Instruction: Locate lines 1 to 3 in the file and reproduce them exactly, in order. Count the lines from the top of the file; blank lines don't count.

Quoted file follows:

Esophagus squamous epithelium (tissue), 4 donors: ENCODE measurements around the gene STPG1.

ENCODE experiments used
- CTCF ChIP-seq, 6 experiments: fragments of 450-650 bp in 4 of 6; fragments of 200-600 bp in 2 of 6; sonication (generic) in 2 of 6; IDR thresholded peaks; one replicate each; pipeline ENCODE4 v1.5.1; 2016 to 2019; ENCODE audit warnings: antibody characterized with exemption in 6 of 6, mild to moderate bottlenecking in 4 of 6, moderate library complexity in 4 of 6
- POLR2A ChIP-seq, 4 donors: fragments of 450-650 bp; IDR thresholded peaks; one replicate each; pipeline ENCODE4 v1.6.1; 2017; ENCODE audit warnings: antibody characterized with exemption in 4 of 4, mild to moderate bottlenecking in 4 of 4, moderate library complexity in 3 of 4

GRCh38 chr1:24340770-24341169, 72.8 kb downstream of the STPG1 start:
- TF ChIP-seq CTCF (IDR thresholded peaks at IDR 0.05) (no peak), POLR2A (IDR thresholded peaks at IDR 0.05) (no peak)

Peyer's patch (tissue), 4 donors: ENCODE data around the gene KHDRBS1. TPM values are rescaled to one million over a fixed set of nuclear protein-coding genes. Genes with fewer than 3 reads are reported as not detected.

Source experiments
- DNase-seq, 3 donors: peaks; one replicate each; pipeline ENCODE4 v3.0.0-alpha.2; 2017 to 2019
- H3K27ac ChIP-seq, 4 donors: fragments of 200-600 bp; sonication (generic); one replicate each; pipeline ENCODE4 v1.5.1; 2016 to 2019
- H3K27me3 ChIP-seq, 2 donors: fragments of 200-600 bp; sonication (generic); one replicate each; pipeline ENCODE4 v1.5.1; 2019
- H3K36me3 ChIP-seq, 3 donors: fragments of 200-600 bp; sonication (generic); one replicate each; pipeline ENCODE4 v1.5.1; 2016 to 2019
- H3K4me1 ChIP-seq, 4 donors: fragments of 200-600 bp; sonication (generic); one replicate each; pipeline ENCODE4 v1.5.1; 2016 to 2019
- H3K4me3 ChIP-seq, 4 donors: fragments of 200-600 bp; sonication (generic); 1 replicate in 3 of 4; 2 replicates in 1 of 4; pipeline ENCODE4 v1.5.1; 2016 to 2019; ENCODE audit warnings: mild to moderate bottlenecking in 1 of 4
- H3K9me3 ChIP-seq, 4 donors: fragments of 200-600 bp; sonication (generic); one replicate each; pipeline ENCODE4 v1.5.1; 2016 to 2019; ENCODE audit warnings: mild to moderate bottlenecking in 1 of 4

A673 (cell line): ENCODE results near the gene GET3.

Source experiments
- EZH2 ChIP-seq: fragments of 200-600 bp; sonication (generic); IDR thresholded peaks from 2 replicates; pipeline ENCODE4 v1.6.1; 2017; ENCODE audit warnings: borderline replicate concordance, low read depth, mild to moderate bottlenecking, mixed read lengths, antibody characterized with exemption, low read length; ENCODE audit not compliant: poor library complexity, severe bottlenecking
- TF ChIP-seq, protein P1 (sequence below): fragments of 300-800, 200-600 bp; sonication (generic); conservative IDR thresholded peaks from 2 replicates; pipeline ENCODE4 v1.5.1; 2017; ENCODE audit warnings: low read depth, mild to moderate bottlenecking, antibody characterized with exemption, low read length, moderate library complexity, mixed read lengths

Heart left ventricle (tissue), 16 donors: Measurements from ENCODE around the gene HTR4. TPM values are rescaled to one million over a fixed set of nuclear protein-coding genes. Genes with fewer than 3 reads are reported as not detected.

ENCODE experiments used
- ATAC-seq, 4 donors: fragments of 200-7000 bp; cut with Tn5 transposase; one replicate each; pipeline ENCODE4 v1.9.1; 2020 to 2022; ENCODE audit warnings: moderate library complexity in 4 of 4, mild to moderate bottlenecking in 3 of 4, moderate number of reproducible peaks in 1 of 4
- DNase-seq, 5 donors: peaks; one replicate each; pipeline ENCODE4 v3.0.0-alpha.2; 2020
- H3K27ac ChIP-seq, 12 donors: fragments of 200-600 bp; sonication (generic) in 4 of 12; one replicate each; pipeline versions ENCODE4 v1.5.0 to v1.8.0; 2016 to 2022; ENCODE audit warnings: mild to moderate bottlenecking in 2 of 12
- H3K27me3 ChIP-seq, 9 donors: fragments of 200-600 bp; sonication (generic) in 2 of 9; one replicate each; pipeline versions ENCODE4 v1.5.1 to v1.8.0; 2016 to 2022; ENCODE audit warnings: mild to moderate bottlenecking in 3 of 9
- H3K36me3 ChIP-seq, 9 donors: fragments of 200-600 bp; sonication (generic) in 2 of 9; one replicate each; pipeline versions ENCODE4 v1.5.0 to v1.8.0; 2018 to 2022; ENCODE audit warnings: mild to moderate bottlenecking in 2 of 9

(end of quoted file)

Esophagus squamous epithelium (tissue), 4 donors: ENCODE measurements around the gene STPG1.

ENCODE experiments used
- CTCF ChIP-seq, 6 experiments: fragments of 450-650 bp in 4 of 6; fragments of 200-600 bp in 2 of 6; sonication (generic) in 2 of 6; IDR thresholded peaks; one replicate each; pipeline ENCODE4 v1.5.1; 2016 to 2019; ENCODE audit warnings: antibody characterized with exemption in 6 of 6, mild to moderate bottlenecking in 4 of 6, moderate library complexity in 4 of 6